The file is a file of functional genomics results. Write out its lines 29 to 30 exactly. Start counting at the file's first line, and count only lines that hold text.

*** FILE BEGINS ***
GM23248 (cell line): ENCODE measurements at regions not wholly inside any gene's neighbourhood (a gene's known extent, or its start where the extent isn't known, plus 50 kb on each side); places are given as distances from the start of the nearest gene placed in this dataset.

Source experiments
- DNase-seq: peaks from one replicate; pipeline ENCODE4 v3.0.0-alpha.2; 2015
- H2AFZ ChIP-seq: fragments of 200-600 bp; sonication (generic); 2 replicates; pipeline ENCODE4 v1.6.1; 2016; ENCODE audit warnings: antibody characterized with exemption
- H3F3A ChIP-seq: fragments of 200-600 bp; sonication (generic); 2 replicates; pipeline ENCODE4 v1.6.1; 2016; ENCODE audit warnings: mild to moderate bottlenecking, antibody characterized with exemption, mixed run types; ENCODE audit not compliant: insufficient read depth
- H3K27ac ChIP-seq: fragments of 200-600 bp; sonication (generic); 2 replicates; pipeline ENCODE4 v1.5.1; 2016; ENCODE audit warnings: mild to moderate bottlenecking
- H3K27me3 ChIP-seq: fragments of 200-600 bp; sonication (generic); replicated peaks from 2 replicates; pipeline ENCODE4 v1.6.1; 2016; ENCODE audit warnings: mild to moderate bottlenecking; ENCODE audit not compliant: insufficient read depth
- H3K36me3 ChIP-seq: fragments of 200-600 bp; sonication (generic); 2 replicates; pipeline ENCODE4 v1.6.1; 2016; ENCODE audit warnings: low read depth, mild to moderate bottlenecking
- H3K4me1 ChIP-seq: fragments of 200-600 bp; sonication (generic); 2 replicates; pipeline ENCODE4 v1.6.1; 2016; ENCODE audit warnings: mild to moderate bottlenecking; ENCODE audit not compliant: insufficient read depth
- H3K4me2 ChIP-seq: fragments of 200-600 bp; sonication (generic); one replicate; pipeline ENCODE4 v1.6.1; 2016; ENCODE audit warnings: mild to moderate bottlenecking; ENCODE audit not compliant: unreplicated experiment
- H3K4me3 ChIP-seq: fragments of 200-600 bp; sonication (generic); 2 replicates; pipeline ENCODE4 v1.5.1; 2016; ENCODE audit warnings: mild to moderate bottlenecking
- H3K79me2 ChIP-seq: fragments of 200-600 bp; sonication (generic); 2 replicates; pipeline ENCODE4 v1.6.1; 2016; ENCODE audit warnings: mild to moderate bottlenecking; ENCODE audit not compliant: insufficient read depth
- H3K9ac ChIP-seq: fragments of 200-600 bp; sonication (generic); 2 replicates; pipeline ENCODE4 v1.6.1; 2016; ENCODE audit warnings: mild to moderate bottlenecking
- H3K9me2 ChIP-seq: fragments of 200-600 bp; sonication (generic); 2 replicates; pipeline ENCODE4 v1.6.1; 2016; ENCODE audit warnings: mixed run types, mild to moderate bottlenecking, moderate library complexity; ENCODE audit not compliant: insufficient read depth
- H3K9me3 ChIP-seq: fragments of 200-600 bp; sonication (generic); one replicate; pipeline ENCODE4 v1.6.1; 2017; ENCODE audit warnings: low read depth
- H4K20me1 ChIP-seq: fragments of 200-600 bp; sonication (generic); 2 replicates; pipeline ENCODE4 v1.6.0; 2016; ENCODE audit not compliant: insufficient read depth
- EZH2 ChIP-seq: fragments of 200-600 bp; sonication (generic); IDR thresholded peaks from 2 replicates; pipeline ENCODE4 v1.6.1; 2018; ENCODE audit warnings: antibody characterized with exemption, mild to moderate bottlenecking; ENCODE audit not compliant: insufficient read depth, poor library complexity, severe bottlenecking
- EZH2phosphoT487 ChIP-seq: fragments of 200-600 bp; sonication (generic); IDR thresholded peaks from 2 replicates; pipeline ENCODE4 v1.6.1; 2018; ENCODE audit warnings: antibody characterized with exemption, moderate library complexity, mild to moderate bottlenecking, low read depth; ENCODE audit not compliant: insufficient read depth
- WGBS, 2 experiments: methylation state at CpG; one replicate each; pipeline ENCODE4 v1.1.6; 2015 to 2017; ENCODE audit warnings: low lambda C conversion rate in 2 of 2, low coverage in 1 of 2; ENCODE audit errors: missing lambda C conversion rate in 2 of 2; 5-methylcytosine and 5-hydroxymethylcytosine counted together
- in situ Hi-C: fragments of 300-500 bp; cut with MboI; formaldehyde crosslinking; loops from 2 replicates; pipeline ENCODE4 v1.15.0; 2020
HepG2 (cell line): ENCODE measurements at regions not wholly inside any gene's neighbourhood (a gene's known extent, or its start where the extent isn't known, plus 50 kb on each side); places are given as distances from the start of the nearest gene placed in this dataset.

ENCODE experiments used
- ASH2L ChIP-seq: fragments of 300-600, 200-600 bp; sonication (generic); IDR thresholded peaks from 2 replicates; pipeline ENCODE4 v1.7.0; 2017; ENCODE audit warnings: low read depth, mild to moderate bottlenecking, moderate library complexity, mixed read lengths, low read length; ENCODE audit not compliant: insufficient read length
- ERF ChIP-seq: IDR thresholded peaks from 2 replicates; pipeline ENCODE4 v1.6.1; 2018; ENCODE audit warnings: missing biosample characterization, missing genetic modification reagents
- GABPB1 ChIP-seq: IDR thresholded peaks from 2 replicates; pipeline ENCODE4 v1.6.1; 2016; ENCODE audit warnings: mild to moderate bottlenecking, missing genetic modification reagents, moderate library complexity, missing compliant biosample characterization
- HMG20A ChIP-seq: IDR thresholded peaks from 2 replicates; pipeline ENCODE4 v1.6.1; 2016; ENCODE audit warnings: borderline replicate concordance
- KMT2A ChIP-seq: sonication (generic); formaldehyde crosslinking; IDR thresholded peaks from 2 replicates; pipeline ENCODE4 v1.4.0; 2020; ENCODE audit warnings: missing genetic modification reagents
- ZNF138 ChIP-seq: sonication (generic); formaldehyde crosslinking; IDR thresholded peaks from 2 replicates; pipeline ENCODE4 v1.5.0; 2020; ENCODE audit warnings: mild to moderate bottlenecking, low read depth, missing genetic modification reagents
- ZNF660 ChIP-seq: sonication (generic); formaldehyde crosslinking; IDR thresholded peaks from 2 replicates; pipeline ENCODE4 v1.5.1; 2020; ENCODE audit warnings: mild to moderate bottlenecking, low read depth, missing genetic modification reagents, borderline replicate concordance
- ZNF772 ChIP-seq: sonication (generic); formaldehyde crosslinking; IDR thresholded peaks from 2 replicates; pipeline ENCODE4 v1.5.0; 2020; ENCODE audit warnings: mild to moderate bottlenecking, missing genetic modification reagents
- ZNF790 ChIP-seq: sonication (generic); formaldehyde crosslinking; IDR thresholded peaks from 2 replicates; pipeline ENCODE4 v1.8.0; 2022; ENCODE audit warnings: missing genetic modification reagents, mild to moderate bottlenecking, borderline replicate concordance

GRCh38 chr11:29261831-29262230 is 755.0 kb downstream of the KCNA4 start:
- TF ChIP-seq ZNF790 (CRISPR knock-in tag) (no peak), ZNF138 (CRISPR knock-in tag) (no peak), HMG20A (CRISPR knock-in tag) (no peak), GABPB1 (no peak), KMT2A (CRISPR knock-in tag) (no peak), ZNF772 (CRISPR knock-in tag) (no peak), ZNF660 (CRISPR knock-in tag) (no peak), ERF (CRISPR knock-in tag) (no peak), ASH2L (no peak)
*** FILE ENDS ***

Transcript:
- ZNF660 ChIP-seq: sonication (generic); formaldehyde crosslinking; IDR thresholded peaks from 2 replicates; pipeline ENCODE4 v1.5.1; 2020; ENCODE audit warnings: mild to moderate bottlenecking, low read depth, missing genetic modification reagents, borderline replicate concordance
- ZNF772 ChIP-seq: sonication (generic); formaldehyde crosslinking; IDR thresholded peaks from 2 replicates; pipeline ENCODE4 v1.5.0; 2020; ENCODE audit warnings: mild to moderate bottlenecking, missing genetic modification reagents